The study used an abbreviated self-report instrument and examined dimensional PTSD symptoms, rather than identifying formal diagnoses, which would require in-person clinical interviews and confirmation of sustained symptoms over time. Nonetheless, for context, the overall percentage of the sample indicating that at least one symptom of PTSD applied ‘extremely’ to them was 41%; and 35% of previously admitted patients needing ventilator support endorsed all ten symptoms to some degree (Fig. 1). Effect sizes were generally small compared with cases with no respiratory symptoms, albeit the elevated rates of PTSD in those requiring ventilator support was approaching medium effect size (D = 0.45) and was especially noteworthy for experiencing intrusive imagery (D = 0.63). Relatively small effects could partly relate to the methodology (online data collection) and the statistical control for confounders (which may yield conservative estimates). It should be considered that there is likely to be heterogeneity: even if the averages were of small effect, of course within those samples there would be people who experienced more severe/pronounced PTSD owing to higher vulnerability than others.

Rates of biologically confirmed COVID-19 in our sample were low (2.8%): this likely reflects our sampling period, which was prior to biological tests becoming widely available. Owing to the low rates of biological confirmation, some individuals may have reported a diagnosis of COVID-19 that was in error (e.g. apparent infection due to other causes besides COVID-19).

We assessed PTSD symptoms but did not make formal diagnoses, since this study did not involve a clinical interview. In particular, the screening tool could not determine that the formal definition of ‘trauma’ was met in relation to a person's COVID-19 experiences, nor that PTSD symptoms had persisted for sufficient time to constitute PTSD rather than an adjustment reaction. Similarly, time since infection was not assessed. Many would consider that being diagnosed with a potentially life-changing illness can itself constitute ‘trauma’, although the precise definition of what constitutes ‘trauma’ in PTSD remains debated and has changed from DSM-IV to DSM-5. The instrument we used was based on DSM-IV.

Clinical and research implications

Collectively, these findings highlight the importance of following up survivors of COVID-19 infection for PTSD. The current cross-sectional data provide impetus to examine PTSD symptoms longitudinally in COVID-19 survivors, to further inform the need for healthcare provision in this setting, and understand the direct and indirect impact of the pandemic.

Supplementary material

Supplementary material is available online at https://doi.org/10.1192/bjo.2021.3.

Data availability

The authors will consider reasonable requests for data access from members of academic institutions; requests should be submitted to the corresponding author.

Author contributions

All authors contributed to aspects of study design, data interpretation and writing of the manuscript.

Funding

S.R.C's role in this study was funded by a Wellcome Trust Clinical Fellowship (reference 110049/Z/15/Z). W.T. is supported by the Engineering and Physical Sciences Research Council (EPSRC) Center for Doctoral Training in Neurotechnology. A.H. is supported by the UK Dementia Research Institute and Biomedical Research Centre at Imperial College London, with technology development supported by an EU European Commission Marie Curie Career Integration Grant (CIG) and National Institute for Health Research (NIHR) grant II-LB-0715-20006.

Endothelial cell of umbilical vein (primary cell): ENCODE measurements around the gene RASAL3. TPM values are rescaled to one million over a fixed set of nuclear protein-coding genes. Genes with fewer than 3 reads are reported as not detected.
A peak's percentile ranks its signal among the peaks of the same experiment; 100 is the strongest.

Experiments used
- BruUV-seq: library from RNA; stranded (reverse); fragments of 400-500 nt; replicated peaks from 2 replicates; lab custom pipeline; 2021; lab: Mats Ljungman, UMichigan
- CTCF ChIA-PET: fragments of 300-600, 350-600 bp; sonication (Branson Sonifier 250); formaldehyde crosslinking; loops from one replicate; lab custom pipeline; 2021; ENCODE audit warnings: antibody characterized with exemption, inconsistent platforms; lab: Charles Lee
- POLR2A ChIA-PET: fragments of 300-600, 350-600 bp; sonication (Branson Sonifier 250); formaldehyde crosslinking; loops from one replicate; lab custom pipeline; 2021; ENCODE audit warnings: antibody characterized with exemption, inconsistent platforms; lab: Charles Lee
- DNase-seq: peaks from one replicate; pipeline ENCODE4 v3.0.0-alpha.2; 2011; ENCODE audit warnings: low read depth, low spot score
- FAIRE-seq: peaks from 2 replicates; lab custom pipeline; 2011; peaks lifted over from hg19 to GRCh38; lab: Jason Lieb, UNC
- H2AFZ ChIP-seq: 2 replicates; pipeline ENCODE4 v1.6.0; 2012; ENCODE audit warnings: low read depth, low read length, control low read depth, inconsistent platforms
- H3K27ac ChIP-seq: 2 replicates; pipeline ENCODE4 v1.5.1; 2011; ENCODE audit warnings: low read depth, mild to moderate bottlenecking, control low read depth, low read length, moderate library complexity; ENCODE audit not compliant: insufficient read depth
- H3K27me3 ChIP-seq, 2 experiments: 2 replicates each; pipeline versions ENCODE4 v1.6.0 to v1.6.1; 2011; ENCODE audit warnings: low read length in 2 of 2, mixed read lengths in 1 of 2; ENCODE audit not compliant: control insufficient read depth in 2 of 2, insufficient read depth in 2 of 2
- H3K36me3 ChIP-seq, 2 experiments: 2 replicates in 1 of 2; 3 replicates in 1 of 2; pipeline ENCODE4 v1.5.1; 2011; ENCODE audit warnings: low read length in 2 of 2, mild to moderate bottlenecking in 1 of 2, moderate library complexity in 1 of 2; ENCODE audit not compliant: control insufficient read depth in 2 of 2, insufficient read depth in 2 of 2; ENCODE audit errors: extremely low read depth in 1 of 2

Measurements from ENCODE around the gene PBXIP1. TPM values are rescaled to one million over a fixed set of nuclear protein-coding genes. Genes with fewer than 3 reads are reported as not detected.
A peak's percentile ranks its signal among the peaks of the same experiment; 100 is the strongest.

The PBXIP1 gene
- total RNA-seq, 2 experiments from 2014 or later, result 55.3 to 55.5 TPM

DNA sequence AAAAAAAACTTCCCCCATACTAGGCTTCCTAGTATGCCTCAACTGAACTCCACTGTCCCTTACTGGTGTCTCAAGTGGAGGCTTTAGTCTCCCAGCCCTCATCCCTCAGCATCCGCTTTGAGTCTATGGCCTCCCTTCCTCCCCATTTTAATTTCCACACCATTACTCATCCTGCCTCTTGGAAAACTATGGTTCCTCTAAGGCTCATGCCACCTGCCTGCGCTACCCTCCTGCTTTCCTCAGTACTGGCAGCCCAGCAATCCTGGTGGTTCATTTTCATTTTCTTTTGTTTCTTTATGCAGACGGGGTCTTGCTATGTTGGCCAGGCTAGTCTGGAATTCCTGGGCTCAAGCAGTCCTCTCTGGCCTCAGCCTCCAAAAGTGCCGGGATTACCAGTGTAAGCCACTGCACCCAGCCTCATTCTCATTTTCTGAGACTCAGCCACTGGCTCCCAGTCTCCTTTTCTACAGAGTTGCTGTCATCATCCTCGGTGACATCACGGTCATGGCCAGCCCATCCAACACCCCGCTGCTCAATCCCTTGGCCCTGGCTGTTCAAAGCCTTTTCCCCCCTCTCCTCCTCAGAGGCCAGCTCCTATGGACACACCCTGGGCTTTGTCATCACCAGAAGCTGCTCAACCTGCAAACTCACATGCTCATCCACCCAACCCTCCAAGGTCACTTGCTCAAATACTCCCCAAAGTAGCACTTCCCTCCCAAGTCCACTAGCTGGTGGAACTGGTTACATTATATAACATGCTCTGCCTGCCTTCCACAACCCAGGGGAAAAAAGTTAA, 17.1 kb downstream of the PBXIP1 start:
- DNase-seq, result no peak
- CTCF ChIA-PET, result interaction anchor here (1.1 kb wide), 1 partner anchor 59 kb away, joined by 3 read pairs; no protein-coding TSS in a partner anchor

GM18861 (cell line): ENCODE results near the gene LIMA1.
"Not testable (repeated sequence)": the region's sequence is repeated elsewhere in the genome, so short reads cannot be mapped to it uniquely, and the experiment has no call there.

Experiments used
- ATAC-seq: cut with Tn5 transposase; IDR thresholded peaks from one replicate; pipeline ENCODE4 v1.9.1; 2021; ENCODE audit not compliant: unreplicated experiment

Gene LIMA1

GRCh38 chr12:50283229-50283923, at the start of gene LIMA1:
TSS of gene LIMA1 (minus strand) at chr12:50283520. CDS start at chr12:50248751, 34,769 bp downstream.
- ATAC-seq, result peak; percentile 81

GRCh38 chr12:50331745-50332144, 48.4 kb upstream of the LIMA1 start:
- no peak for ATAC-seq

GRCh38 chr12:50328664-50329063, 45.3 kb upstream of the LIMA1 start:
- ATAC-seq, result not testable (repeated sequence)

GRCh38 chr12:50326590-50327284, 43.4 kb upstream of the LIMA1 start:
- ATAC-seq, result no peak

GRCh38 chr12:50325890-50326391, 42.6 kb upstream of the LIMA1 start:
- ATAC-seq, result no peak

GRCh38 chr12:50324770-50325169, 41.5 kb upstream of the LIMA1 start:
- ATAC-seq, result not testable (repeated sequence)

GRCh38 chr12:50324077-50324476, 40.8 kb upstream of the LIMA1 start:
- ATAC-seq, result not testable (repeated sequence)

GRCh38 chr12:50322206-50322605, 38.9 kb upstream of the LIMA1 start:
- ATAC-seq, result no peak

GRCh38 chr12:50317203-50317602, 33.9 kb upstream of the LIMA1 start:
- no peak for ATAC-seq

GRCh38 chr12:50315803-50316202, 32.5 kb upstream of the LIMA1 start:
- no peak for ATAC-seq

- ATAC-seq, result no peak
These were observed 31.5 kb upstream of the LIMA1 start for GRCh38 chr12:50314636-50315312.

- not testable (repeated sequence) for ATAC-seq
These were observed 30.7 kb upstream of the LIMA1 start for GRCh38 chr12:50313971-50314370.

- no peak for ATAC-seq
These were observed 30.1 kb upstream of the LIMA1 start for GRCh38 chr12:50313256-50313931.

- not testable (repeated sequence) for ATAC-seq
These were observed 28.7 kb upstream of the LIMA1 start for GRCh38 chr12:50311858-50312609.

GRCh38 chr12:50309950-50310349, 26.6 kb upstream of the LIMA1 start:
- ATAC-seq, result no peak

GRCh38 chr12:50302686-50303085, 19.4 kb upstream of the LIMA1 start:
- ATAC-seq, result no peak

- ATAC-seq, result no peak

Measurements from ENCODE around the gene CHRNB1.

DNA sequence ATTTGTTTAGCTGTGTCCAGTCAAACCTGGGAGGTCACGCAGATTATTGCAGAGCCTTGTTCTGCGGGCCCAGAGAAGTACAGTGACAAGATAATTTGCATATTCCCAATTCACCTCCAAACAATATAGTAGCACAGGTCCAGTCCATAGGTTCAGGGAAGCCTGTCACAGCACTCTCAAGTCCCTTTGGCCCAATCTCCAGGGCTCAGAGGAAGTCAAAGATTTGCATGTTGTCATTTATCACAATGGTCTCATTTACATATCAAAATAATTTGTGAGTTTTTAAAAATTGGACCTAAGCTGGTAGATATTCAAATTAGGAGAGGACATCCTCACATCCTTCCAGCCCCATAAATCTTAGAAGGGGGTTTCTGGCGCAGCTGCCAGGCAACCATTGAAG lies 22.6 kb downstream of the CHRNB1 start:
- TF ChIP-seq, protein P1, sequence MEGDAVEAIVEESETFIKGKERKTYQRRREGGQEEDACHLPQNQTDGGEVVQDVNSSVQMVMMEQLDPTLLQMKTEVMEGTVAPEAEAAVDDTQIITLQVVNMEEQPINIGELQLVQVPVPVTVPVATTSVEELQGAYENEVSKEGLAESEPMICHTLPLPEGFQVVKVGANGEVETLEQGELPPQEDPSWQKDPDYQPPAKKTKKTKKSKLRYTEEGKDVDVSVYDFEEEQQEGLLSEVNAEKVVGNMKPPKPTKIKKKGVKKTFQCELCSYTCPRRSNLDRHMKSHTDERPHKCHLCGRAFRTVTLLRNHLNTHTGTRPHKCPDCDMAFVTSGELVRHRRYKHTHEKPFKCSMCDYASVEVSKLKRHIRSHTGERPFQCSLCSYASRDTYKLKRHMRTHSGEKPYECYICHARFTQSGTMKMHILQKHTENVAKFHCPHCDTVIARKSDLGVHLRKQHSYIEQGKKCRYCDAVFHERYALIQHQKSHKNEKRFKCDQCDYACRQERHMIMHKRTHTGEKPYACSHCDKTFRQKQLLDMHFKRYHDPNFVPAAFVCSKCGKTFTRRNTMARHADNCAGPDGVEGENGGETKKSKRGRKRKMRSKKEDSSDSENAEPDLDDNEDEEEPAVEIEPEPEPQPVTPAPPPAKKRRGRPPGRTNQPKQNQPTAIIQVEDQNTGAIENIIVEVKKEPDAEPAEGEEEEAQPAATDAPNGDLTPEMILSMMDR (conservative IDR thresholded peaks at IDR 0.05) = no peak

Declaration of interest

S.R.C. consults for Promentis. J.E.G. has received research grants from Biohaven, Promentis and Otsuka Pharmaceuticals.

References

Vindegaard, N, Benros, ME. COVID-19 pandemic and mental health consequences: systematic review of the current evidence. Brain Behav Immun 2020; 89: 531–42.CrossRefGoogle ScholarPubMed
Xiao, S, Luo, D, Xiao, Y. Survivors of COVID-19 are at high risk of posttraumatic stress disorder. Glob Health Res Policy 2020; 5: 29.CrossRefGoogle ScholarPubMed
Rogers, JP, Chesney, E, Oliver, D, Pollak, TA, McGuire, P, Fusar-Poli, P, et al. Psychiatric and neuropsychiatric presentations associated with severe coronavirus infections: a systematic review and meta-analysis with comparison to the COVID-19 pandemic. Lancet Psychiatry 2020; 7: 611–27.CrossRefGoogle ScholarPubMed
Bo, HX, Li, W, Yang, Y, Wang, Y, Zhang, Q, Cheung, T, et al. Posttraumatic stress symptoms and attitude toward crisis mental health services among clinically stable patients with COVID-19 in China. Psychol Med [Epub ahead of print] 27 Mar 2020. Available from: https://doi.org/10.1017/S0033291720000999.CrossRefGoogle ScholarPubMed
Dong, L, Baumeister, RF, Veilleux, JC, Chen, C, Liu, W, Yue, Y, et al. Risk factors associated with mental illness in hospital discharged patients infected with COVID-19 in Wuhan, China. Psychiatry Res 2020; 292: 113297.Google Scholar
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Kroenke, K, Spitzer, RL, Williams, JB. The Patient Health Questionnaire-2: validity of a two-item depression screener. Med Care 2003; 41: 1284–92.CrossRefGoogle ScholarPubMed
Weiss, DS, Marmar, CR. The Impact of Event Scale-Revised. In Assessing Psychological Trauma and PTSD: A Practitioner's Handbook (eds Wilson, JP, Keane, TM): 399411. Guilford Press, 1997.Google Scholar
Figure 0

Fig. 1 Relationships between COVID-19 severity and subsequent overall and individual-item symptoms of post-traumatic stress disorder (PTSD).(a) Difference in PTSD composite score for groups sorted by respiratory symptoms/treatment relative to the group that reported no breathing difficulties. (b) Percentage of people within each group who endorsed all ten symptoms as applying to them to some degree. (c) Individual-item analyses per group in s.d. units relative to people who reported no breathing difficulties. Composite and item score data are presented after controlling for potential confounders (demographic characteristics, medical/psychiatric history and non-PTSD-specific mood/anxiety symptoms). Error bars show the s.e.m.